Longitudinal Intergenerational Poverty Research - 2021

By Kelsey Martinez, PhD, Research Manager
October 13, 2021

Store Closed
Photo by Tim Mossholder on Unsplash

UDRC recently released its longitudinal poverty research for 2021. This research is produced each year by a number of state departments under the direction of the Intergenerational Welfare Reform Commission and in addition to the main IGP Annual Report.

This year, the longitudinal IGP research focused on the impacts of the COVID-19 recession on those experiencing Intergenerational Poverty (IGP). The analysis employs regression to understand workforce impacts on those experiencing IGP in 2019 and those experiencing situational or temporary poverty. Specifically, this year’s IGP research examined each individual’s change in quarterly wages from 2019 Q1 to 2021 Q1 and each individual’s change in workforce attachment, or the number of quarters worked annually, from 2019 to 2020. Demographic factors such as age, race, ethnicity, and education level were included as control variables in the analyses.

The main findings of the research were as follows


  1. There was no statistically significant difference in wage change from 2019 to 2021 Q1 between those experiencing IGP and those experiencing temporary poverty.
  2. The median wage for all adults in the study remained about the same in 2019 and 2020; however, 67.8% of adults experiencing IGP had wage loss from 2019 to 2021 Q1.
    • The median annual wage of adults experiencing IGP in 2019 was $8,885, and $9,028 in 2020.
  3. Men and older adults experienced statistically significantly more wage loss from 2019 to 2021 Q1.

Workforce Attachment

  1. We found no statistically significant difference in change in workforce attachment (2019 – 2020) between IGP and control.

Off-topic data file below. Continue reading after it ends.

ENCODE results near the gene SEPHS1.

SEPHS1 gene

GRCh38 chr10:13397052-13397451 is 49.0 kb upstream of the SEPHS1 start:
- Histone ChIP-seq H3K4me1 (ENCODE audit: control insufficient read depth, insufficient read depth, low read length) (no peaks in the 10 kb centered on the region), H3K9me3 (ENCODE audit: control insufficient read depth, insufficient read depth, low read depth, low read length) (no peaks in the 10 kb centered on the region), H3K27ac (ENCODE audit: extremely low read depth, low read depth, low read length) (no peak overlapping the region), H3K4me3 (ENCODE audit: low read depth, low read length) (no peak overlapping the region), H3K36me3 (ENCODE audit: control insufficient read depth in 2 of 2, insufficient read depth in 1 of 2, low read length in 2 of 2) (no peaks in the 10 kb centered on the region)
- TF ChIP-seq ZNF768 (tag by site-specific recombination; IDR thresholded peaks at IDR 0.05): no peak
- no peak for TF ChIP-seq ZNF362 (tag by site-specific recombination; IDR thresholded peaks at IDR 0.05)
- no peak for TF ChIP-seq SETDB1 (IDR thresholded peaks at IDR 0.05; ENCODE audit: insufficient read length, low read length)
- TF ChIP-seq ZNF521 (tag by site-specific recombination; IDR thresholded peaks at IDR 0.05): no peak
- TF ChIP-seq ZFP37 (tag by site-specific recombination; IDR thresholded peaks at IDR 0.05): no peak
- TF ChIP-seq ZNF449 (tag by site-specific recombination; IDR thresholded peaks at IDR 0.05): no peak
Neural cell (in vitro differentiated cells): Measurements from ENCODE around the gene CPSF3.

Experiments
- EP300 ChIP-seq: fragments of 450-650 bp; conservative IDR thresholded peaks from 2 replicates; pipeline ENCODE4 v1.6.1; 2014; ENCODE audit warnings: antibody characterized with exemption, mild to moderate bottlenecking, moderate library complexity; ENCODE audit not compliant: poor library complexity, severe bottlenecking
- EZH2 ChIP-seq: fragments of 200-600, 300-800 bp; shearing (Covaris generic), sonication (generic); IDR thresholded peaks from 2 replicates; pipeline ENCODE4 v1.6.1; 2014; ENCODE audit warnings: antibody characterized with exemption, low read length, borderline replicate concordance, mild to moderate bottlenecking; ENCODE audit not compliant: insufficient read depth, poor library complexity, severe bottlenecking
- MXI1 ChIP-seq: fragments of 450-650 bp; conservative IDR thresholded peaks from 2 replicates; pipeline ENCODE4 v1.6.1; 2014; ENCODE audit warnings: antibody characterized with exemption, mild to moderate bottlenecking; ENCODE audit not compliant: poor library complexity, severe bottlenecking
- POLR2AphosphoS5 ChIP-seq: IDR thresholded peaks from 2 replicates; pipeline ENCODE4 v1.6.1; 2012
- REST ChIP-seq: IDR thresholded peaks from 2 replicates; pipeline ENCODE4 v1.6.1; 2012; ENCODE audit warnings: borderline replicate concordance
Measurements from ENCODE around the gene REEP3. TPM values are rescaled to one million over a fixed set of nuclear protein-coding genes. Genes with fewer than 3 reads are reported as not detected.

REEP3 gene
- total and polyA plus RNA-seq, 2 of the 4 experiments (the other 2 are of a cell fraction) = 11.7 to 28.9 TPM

2. About 1/3 of all adults in this research experienced a reduction in workforce attachment from 2019 to 2020.
  3. Men, older adults, and those identifying as African American/Black or American Indian experienced statistically significant declines in workforce attachment.
  4. Those with a college degree experienced a statistically significant increase in workforce attachment as compared to those with less education.

We were somewhat surprised to see that there were no differences in workforce outcomes during the COVID-19 recession between those experiencing IGP and those experiencing situational poverty. These two groups are fairly demographically similar and tend to work in similar industries, such as education, service, and retail. These similarities may partially explain the lack of statistically significant differences in them for this research.

Interestingly, this year’s longitudinal research again points to the importance of higher education in buffering individuals against economic hardship, as those adults in this study with a college degree experienced a statistically significant increase in workforce attachment from 2019 to 2020.

Furthermore, women impacted by IGP or situational poverty in 2019 experienced fewer adverse economic effects than men. However, the two genders may tend to be employed in different industries, which were impacted in various ways during the COVID-19 recession. For example, men may be more likely to work in industries that shut down during the recession than women.

This research was produced with the help of members of the IGP Longitudinal Research Subcommittee. Some of these members assembled their own longitudinal studies this year. You can check out more about those research reports here, under partner reports!